National and municipal government agencies, the private sector, and civil society have responded to the escalating crisis with a combination of measures to contain the flooding, provide emergency relief to affected communities, minimize the economic consequences, and expedite recovery efforts. Among them, the government of Prime Minister Yingluck Shinawatra has borne the brunt of criticism for failing to act sooner; for inconsistency and imprecision in communications; and for thus far declining to declare a state of emergency and mobilize military units that some observers suggest might actually prefer to remain in barracks and thereby increase the pressure on government. Faced with a nightmare political challenge of this kind, what options are open to the three-month-old government? Does it take minimal action on the chance that Bangkok will be spared, seize full credit if the emergency passes with minimal damage or disruption, and bask in public approval? Point blame at the previous government for failing to anticipate an emergency of this scale during its term in office? Or take every possible action in the knowledge that no combination or scale of efforts will deflect responsibility if Bangkok floods? If the stark photo images and television news footage of anxious residents evacuating their homes and businesses in nearby communities as barriers yield to the torrent of floodwater are any guide, the latter course is the only choice and the right one.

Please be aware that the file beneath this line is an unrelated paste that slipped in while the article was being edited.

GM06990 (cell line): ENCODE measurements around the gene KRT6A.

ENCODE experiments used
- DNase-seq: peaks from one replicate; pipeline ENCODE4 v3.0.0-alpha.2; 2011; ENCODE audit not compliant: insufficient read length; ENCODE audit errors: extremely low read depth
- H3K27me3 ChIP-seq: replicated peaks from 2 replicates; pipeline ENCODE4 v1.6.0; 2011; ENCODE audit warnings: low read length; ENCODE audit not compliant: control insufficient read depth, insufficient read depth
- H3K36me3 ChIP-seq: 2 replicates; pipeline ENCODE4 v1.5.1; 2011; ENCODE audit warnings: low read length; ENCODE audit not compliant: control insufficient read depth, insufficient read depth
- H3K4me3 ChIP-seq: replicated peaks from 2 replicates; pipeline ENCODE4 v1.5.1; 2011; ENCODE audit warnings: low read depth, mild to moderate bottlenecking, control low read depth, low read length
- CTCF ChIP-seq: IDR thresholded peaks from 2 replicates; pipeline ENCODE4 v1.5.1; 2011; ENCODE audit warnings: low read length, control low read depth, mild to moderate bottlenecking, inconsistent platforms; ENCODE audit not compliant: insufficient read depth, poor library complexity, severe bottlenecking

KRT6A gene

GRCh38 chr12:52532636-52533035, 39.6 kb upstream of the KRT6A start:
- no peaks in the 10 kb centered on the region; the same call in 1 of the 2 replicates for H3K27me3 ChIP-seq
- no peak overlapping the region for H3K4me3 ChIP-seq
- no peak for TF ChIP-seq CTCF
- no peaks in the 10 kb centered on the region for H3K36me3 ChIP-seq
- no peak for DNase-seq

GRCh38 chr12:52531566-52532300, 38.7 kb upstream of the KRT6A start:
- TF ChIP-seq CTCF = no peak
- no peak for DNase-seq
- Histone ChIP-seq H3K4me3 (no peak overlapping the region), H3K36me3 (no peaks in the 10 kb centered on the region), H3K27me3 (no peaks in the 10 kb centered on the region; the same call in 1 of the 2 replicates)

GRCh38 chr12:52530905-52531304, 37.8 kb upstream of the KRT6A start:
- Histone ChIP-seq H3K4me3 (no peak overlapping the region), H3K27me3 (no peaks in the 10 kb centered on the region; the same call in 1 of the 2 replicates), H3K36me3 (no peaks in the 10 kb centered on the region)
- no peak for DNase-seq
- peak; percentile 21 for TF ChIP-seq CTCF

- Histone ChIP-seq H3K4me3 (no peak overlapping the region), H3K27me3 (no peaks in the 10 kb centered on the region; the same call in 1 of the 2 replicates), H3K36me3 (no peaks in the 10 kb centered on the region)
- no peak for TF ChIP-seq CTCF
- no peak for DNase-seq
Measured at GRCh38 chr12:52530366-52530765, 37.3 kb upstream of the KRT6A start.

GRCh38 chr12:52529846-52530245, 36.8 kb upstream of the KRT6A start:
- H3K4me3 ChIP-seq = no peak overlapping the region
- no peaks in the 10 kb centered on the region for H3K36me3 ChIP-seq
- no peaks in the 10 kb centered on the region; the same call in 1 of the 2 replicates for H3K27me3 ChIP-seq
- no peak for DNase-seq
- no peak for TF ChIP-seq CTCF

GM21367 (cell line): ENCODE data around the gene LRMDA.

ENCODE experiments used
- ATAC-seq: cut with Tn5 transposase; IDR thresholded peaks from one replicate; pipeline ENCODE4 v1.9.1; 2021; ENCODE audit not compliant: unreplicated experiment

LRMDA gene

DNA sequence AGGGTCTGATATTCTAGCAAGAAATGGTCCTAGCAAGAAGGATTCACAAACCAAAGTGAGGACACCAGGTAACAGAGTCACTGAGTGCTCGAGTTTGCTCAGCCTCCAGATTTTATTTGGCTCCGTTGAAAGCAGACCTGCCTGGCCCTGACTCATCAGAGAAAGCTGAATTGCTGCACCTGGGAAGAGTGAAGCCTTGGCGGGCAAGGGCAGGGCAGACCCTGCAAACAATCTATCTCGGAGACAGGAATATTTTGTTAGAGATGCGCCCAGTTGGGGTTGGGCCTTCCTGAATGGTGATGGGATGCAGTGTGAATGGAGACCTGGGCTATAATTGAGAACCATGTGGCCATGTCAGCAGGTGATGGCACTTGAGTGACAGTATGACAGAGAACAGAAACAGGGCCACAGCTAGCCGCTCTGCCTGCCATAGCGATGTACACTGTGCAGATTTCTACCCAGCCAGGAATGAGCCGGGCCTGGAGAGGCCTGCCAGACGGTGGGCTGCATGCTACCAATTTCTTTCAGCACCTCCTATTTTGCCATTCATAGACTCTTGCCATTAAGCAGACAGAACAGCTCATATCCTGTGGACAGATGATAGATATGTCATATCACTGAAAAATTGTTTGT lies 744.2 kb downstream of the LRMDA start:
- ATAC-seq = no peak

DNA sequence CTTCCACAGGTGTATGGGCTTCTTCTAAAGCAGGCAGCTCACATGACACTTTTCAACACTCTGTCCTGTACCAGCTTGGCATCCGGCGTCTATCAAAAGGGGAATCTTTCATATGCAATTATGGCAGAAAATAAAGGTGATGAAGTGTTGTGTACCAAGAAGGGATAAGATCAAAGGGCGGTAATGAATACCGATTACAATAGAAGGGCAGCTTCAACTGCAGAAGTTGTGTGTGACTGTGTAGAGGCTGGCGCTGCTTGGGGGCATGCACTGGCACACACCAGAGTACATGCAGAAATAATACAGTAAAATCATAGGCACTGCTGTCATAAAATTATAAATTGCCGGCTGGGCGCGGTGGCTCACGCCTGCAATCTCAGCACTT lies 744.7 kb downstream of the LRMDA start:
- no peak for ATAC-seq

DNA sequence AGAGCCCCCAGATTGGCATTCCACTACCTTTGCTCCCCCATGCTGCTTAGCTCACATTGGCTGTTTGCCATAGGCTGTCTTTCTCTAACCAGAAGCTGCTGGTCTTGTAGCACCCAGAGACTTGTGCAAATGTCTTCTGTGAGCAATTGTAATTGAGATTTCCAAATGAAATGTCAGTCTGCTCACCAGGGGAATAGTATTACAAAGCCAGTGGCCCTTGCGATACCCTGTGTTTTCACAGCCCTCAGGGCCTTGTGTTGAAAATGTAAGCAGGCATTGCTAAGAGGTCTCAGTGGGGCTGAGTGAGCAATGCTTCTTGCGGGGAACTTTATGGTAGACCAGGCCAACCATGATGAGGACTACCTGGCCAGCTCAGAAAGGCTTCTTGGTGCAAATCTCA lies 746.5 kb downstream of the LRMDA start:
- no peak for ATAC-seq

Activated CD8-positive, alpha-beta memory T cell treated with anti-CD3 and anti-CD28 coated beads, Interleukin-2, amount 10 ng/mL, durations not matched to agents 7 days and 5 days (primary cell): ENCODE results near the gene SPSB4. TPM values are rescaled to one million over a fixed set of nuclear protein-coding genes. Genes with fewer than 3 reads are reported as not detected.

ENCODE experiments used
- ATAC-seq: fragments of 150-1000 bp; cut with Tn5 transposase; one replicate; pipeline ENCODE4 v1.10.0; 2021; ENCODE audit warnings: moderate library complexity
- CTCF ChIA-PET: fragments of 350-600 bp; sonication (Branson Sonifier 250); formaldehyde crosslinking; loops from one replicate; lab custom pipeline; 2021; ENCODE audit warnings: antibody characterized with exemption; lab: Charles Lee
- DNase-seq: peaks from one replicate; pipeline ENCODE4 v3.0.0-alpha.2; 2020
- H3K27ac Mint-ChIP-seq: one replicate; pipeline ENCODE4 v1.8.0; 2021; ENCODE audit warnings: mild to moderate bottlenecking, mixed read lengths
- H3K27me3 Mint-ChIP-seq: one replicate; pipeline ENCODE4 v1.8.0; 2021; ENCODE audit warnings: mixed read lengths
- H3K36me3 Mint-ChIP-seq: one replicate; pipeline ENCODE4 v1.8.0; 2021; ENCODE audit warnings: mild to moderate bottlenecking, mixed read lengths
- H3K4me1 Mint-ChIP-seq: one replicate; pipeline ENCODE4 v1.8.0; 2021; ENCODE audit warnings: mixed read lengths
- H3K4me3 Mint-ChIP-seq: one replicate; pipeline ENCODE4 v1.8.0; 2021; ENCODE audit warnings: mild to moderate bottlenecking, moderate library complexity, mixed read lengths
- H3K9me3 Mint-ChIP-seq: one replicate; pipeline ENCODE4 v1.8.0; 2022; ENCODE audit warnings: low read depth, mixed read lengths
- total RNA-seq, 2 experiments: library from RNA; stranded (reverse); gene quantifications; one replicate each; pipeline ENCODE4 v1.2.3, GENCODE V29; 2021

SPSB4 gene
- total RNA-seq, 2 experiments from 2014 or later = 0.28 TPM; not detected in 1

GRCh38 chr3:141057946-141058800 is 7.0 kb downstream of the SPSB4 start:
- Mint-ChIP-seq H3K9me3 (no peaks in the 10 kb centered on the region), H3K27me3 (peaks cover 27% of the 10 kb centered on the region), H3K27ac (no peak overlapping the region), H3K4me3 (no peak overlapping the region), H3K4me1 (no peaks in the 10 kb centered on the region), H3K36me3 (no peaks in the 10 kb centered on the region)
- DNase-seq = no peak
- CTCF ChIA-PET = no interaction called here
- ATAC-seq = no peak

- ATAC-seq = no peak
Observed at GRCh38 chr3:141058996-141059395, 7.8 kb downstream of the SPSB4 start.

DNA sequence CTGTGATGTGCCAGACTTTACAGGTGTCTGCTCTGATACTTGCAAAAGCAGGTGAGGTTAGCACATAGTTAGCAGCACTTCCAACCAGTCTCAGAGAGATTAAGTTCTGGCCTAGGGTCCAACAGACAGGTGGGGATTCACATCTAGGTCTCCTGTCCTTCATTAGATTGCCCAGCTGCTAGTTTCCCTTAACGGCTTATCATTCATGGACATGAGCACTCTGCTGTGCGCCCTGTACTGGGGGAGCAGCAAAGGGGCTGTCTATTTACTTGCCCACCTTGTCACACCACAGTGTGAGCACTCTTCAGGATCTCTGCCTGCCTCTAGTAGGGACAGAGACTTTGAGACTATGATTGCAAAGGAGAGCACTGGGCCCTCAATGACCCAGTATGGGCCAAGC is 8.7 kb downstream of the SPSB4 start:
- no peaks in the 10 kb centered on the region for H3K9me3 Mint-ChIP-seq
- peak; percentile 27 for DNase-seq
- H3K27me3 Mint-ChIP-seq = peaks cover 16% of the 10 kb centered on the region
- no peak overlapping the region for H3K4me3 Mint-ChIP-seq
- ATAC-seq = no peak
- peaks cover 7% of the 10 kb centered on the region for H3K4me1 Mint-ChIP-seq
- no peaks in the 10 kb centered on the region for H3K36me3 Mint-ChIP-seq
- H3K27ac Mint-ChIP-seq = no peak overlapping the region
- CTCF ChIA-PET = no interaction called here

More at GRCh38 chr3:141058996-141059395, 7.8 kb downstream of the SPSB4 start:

Thailand floods

Residents of a Bangkok suburb stand behind sandbags placed along the rising Chao Phraya River. The flooding has submerged 27 provinces so far. Photo by flickr user Philip Roeland.

Whatever the outcome of the present crisis, political leaders and public authorities will do well to draw lessons from the experience. While the 2011 floods are exceptional in scale, projected climate change trends suggest that emergencies of this kind are bound to occur more frequently in years to come – at the very least until broader mitigation efforts take effect. This calls for enhancement of a combination of preventive and relief measures, including enhanced weather monitoring and satellite imaging, computer modeling of flooding patterns and intervention options, more efficient response measures, improved communications, creative public-private partnership in relief efforts, and reliable cost projections and budget allocations. In particular, technical specialists have insisted that the perfect storm of disposing conditions has been exacerbated by lack of foresight and responsibility on the part of government, public authorities, and the private sector in managing land and water resources. The press for profit-taking urban development has compromised natural drainage routes and placed an impossible burden on the rivers and canals of Bangkok and adjacent provinces.

These and other long-term emergency response and governance reform measures lie ahead. For the moment, relief efforts mount in affected areas, sandbags are stacked higher, and Bangkok braces for the worst.

In response to the flooding throughout Thailand, The Asia Foundation’s partner organization, Give2Asia, has launched a Thailand Flood Relief Fund to aid in relief efforts. Read more.

Kim McQuay is The Asia Foundation’s country representative in Thailand. He can be reached at [email protected]. The views and opinions expressed here are those of the individual author and not those of The Asia Foundation.